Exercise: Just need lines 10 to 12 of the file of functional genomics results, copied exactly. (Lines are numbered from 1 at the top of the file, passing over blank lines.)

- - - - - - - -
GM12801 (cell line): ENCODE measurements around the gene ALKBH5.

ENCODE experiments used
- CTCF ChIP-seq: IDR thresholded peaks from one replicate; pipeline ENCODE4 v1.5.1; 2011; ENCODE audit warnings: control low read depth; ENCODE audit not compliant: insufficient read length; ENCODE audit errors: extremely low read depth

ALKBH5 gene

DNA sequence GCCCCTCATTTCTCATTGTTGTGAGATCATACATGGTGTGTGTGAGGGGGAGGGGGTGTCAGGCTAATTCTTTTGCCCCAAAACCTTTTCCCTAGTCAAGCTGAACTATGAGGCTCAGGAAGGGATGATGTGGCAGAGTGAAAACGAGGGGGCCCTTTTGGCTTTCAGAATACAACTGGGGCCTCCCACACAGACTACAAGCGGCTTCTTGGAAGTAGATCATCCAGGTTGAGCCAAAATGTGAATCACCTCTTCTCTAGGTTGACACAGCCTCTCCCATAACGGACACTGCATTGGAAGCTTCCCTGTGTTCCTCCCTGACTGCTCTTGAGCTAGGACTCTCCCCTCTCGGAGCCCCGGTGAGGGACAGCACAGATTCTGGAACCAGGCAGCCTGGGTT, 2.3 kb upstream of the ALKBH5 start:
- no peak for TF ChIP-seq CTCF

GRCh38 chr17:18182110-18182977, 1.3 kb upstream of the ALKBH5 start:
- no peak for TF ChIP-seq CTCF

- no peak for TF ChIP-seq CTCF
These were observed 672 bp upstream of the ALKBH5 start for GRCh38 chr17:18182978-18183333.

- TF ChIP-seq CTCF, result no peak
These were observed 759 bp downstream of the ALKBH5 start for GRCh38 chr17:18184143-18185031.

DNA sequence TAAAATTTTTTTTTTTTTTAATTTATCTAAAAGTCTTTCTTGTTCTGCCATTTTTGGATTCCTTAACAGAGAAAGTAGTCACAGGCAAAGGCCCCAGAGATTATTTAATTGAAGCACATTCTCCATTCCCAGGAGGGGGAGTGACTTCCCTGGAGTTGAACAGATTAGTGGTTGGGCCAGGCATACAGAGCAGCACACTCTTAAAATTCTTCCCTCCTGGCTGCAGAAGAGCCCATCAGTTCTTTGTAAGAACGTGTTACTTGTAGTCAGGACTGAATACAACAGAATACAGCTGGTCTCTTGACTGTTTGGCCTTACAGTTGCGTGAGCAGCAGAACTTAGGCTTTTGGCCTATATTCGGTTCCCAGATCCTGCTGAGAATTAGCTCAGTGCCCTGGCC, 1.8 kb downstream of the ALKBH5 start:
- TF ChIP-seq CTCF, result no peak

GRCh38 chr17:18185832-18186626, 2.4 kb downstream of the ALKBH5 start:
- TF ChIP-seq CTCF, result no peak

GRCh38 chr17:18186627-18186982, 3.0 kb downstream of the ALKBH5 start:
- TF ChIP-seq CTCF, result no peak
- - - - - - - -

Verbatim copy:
These were observed 672 bp upstream of the ALKBH5 start for GRCh38 chr17:18182978-18183333.

- TF ChIP-seq CTCF, result no peak
These were observed 759 bp downstream of the ALKBH5 start for GRCh38 chr17:18184143-18185031.